Two-week expedition liveaboard Maumere to Ambon
2nd report – Alor to Banda
The Jaya is restocked and we’re ready to depart Alor, but first, a night dive near the entrance to Kalabahi bay. Gearing up as the sun sets behind the green hills, we’re excited to hunt for some cool critters. As we descend to the sloping reef below, our torches illuminate the night time activity. Both large and dwarf cuttlefish hunting for dinner, decorator crabs of all sizes going for a stroll, bobtail squid trying to hide in the sand, the wonders never stop. Fresh and clean, we eat dinner as the lights of Alor recede in to the night, heading out on the second leg of our journey to Banda.
Today is travel day. We’re heading towards the island of Wetar, crossing many nautical miles. Those of us up early are treated to an awe-inspiring sunrise. As the giant orb of orange crests the horizon it reveals the open ocean. Not a speck of land or other ship is to be seen, just the endless sight of water. Wetar slowly appears in the distance and we are eager to gear up and jump in. We go slow along the sloping reef looking in every nook and cranny for different marine life. Morays pop out to surprise us, nudis roam around and in the blue large tuna swim past. Afterwards we continue moving east towards the Banda Sea but the action doesn’t stop. Whales are spotted coming up for air and pods of dolphins race past the Jaya. On board we test people’s animal knowledge with a quiz and prizes for the winners.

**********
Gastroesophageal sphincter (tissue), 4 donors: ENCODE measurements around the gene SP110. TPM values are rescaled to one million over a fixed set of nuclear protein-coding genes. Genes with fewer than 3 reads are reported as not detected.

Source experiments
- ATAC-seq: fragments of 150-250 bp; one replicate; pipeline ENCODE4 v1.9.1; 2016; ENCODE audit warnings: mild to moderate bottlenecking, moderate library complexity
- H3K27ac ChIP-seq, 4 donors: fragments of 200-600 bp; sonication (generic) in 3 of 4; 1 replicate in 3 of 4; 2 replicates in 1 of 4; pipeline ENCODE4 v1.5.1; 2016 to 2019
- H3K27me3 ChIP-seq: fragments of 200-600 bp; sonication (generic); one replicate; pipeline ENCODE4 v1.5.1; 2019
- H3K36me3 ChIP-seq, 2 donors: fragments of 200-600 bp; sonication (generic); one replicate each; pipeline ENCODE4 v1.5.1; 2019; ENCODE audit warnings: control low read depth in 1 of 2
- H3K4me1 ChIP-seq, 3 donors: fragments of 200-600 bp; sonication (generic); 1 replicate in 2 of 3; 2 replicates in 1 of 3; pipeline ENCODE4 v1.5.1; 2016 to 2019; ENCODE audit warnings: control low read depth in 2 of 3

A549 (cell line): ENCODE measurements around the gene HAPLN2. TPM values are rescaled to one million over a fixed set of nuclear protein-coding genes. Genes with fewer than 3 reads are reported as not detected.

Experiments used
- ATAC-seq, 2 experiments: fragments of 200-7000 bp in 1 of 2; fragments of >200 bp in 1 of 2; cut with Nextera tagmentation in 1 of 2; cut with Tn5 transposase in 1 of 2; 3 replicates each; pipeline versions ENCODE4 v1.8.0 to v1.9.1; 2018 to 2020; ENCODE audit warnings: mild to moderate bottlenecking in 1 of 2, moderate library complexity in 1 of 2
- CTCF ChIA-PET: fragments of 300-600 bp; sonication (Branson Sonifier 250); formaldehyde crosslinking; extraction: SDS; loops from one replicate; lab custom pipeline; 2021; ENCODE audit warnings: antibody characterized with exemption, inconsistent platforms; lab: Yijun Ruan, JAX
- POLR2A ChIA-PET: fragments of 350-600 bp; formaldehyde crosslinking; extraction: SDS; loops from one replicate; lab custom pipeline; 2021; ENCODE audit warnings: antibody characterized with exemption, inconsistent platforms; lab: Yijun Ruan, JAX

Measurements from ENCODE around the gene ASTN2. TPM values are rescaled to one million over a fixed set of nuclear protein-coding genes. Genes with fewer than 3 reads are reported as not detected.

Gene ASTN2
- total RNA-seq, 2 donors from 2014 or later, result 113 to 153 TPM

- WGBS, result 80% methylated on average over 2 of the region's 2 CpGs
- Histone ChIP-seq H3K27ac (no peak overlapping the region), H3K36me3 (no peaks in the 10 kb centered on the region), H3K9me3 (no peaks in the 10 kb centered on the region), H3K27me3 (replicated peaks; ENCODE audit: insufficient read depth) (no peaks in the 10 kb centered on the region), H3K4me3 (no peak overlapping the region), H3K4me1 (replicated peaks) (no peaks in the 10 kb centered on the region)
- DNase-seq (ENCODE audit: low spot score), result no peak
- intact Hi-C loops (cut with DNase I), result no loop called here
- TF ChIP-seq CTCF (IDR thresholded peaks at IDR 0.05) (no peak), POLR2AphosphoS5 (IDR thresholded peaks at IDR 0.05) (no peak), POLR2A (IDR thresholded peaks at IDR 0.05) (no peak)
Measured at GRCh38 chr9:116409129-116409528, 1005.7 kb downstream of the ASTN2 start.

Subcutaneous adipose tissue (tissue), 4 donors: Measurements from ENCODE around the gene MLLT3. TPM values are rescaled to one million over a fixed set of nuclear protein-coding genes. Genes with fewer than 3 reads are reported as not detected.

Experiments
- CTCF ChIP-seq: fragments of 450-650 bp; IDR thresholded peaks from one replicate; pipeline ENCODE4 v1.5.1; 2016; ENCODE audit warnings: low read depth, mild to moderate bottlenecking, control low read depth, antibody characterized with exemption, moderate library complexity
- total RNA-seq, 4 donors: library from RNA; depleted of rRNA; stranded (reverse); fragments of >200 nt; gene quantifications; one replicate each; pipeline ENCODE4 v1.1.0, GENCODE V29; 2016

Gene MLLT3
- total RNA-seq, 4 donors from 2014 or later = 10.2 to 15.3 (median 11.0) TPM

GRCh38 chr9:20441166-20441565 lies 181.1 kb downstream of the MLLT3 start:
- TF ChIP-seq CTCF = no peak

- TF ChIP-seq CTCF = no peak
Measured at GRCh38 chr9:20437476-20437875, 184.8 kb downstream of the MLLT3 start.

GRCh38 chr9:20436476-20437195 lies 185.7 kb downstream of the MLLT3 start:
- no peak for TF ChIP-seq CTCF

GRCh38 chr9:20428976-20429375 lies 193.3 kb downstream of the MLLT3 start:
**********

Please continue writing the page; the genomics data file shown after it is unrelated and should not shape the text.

We wake up next to the island of Romang and quickly jump in for our first dive. As the sun hits the site the light filters through the sea fans littered along the wall. In the shallows schools of striped catfish roll along the sand.
Our next two dives are equally stunning as heaps of fusiliers run along the reef in rivers, large marble rays swim past and octopus are spotted tending to their homes.
The island chain of Damar is our next stop along the way. Though we are crossing open seas we marvel at the conditions. Expecting a bit of a rough ride, we are instead treated to a glass like surface stretching into the horizon. Below the surface is equally wondrous. Crystal clear visibility extends our view along the walls as hundreds of Indian triggerfish surround us giving the true feeling of being in an aquarium.
To be continued…